That's right: 1 million potential UK travelers are considering a boycott of the United States while Trump is at the helm.
A poll of American citizens conducted by Travelzoo suggests that people are concerned about what the outside world will make of the 2016 presidential election. Sixty-nine percent of those polled are worried that the election negatively impacts how U.S. citizens are perceived overseas.
The Travelzoo Fall 2016 Travel Trends Survey also found that tourism going out of America is set to change. Canada and Great Britain are on travelers’ minds; particularly the former. A third of those surveyed felt that Canada’s reputation as a potential destination has significantly benefited from the Trump saga. A large percentage (Thirty-six, to be precise) were looking to take advantage of the fall of the Pound and visit the UK. However, this may have changed already as the Dollar begins to fall. We'll come to that in a moment.
So, apart from a fall in liberal, principled tourists, what other impacts on incoming travelers can America now expect as a result of President Trump?...
You might remember that back in December 2015 Donald Trump said: “I am calling for a complete and total shutdown of Muslims entering the United States until our country's representatives can figure out what the hell is going on.”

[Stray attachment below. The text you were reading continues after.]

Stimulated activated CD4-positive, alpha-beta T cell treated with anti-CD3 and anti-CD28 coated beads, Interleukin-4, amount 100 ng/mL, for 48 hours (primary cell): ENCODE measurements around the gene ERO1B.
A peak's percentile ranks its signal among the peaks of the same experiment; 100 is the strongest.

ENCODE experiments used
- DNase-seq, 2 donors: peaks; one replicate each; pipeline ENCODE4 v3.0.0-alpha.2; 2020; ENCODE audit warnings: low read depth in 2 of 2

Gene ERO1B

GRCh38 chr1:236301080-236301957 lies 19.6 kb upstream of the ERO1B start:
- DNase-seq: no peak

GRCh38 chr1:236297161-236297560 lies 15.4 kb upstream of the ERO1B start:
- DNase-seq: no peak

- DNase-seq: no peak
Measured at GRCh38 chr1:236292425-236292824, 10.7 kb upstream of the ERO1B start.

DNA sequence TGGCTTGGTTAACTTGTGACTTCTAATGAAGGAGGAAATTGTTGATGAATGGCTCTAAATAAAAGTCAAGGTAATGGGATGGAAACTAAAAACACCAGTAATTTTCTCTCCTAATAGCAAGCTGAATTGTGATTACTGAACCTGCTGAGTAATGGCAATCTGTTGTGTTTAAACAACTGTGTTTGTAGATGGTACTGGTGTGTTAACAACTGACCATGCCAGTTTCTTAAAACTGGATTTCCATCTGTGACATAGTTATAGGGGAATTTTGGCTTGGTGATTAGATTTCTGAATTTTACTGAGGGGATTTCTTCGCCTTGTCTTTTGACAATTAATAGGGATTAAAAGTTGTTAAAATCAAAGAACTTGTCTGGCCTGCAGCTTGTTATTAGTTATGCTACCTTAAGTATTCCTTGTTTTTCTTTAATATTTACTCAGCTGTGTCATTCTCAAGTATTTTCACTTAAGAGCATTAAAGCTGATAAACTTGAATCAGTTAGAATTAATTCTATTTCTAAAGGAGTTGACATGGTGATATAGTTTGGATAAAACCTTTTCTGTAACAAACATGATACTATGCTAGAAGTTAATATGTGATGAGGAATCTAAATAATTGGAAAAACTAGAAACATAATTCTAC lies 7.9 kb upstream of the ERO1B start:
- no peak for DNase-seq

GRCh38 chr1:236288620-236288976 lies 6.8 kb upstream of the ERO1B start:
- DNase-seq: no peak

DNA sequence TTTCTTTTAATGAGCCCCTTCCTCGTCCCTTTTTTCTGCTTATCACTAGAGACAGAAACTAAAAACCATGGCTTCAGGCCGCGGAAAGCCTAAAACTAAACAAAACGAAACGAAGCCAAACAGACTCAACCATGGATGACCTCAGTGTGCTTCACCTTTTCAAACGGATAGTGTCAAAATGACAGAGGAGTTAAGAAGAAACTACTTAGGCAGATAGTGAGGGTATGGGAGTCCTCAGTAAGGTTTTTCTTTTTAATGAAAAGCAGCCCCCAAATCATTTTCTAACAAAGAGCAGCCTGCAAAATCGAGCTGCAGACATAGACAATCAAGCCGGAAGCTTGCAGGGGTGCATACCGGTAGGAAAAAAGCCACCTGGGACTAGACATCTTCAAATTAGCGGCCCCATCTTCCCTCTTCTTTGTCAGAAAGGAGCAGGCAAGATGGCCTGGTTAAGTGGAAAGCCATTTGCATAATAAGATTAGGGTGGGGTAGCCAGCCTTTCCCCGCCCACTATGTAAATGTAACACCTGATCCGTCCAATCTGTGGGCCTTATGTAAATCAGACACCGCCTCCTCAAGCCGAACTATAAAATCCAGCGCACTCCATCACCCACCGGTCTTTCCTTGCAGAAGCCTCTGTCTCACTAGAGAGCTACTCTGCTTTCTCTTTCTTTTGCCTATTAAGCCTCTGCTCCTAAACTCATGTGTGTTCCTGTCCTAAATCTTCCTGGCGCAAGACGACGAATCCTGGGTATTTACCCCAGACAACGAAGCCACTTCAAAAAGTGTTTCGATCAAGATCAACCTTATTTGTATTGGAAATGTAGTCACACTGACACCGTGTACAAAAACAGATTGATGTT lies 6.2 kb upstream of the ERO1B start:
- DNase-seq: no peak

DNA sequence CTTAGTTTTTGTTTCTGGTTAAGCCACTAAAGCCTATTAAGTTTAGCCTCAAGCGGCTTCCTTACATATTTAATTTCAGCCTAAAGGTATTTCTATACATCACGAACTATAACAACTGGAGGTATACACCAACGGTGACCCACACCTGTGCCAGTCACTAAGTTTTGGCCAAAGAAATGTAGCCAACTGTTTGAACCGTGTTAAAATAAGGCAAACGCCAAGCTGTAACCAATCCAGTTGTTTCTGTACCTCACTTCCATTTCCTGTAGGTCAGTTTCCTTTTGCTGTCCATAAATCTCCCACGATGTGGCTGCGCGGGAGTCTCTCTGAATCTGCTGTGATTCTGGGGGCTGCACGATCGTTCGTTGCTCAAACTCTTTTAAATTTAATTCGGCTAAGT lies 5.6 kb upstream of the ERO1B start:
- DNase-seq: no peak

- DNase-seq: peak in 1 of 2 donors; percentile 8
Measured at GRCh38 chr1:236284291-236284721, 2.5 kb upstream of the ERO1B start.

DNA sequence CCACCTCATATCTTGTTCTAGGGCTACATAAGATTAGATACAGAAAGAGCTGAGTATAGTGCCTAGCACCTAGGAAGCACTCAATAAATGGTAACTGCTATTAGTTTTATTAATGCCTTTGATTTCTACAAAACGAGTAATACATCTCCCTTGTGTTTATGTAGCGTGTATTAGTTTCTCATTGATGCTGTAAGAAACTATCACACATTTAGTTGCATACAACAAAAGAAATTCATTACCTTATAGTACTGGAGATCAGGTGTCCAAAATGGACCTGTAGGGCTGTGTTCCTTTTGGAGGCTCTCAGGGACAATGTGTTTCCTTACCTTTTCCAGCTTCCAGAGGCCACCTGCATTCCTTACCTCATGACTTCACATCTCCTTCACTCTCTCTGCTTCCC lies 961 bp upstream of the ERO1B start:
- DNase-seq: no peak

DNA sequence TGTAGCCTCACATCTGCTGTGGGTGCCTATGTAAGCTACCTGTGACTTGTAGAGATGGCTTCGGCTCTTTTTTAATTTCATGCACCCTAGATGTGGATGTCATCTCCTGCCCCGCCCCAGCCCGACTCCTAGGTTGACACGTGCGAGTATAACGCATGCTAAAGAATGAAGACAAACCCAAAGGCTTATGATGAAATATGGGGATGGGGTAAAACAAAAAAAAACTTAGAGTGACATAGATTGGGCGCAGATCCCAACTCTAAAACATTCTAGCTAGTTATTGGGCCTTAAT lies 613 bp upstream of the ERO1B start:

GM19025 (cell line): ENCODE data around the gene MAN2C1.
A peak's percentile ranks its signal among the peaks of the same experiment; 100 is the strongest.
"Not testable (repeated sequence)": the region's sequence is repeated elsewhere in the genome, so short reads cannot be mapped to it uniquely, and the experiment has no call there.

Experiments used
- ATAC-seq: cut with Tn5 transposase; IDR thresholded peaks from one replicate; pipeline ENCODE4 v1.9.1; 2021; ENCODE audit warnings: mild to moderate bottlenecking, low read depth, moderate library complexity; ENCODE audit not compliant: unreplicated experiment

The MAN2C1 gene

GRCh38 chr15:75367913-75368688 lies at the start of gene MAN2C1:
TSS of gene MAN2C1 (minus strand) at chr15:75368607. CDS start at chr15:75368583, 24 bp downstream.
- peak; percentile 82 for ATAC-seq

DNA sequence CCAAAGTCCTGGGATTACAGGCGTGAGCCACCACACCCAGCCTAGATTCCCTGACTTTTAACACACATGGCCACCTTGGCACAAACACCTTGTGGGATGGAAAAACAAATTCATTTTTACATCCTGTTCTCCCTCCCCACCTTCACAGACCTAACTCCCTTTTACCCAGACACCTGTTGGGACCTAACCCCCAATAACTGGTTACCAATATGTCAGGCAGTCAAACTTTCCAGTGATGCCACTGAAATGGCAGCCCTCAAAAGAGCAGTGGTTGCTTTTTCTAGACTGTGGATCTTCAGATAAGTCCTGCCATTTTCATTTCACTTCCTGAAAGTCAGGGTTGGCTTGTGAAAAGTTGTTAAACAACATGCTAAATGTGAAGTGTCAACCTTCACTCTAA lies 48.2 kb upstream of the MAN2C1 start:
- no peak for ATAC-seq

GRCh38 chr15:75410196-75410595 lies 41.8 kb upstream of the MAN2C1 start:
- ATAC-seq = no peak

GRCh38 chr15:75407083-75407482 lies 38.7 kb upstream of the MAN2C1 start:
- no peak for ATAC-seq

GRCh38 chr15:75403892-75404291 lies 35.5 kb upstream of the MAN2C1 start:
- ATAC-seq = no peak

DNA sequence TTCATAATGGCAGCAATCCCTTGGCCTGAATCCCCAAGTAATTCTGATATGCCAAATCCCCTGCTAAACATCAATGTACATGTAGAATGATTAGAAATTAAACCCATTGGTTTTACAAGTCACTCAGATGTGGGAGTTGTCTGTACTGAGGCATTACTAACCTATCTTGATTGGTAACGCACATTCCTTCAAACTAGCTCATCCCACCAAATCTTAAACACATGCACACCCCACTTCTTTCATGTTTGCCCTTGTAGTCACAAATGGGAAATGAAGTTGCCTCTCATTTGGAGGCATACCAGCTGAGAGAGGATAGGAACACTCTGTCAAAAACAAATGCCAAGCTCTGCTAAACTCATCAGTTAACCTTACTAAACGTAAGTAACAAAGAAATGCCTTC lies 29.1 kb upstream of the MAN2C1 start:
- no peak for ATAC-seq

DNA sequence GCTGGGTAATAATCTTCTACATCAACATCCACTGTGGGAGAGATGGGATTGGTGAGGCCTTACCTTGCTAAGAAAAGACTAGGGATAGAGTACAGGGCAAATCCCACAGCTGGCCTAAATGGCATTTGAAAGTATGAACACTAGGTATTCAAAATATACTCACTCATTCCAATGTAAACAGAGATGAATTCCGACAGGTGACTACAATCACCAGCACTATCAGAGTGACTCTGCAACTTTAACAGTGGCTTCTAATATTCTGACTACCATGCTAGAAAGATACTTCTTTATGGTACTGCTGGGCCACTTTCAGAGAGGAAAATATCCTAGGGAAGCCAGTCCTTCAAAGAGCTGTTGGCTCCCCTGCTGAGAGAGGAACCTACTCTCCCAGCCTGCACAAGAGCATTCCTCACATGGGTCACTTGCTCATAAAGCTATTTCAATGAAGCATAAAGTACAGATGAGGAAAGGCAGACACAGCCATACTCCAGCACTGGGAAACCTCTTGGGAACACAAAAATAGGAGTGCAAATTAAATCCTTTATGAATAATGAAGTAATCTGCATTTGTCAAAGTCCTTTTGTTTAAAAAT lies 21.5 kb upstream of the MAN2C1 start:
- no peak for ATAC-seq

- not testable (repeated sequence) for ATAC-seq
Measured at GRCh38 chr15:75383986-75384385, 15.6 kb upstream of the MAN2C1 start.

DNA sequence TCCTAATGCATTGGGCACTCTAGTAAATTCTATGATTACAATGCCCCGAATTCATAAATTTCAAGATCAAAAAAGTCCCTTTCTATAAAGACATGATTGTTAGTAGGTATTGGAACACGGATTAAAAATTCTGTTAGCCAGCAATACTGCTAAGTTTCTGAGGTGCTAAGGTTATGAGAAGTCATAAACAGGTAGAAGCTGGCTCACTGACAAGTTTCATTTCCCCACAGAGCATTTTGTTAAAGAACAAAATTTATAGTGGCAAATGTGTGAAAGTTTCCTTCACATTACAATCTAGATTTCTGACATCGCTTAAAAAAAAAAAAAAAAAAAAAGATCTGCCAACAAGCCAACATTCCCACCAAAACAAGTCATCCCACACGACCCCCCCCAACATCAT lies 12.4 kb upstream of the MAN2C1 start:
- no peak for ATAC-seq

So, let's suppose that the Donald stands firm on this, and even goes as far as to begin his deportation policy on the Islamic population in the US. Clearly, it's a politically ridiculous policy and one that would probably be impossible to impose. Besides the fact that it's worryingly familiar rhetoric to the kind used in Europe in the 1930s, there isn't exactly a 'Muslim' tag on every passport.
For prospective tourists, this kind of vigilant vetting process is sure to be off-putting, let alone the right-wing, isolationist motivations behind it. It's a policy, if enforced, that will horrify states heavily dependent on tourism, such as Florida, Nevada and California, not just liberals who believe in freedom of movement and human decency.
Travel and tourism are directly impacted by government policies on trade and immigration. Trump’s campaign rhetoric focused on immigration and the relationship particularly with Mexico will have a direct bearing on the performance of U.S. tourism, as Mexico is expected to overtake Canada by the end of 2016 to be the largest source of tourism demand to the U.S." - Caroline Bremner, international head of travel, Euromonitor.
It's difficult to imagine that Trump's rhetoric won't also have a huge impact on the number of Mexicans and Muslims entering the US. Those are some pretty big demographics to instantly dismiss. The Council on Foreign Relations estimates that a travel ban on Muslims to the U.S. could cost the country up to billion per year and up to 132,000 jobs.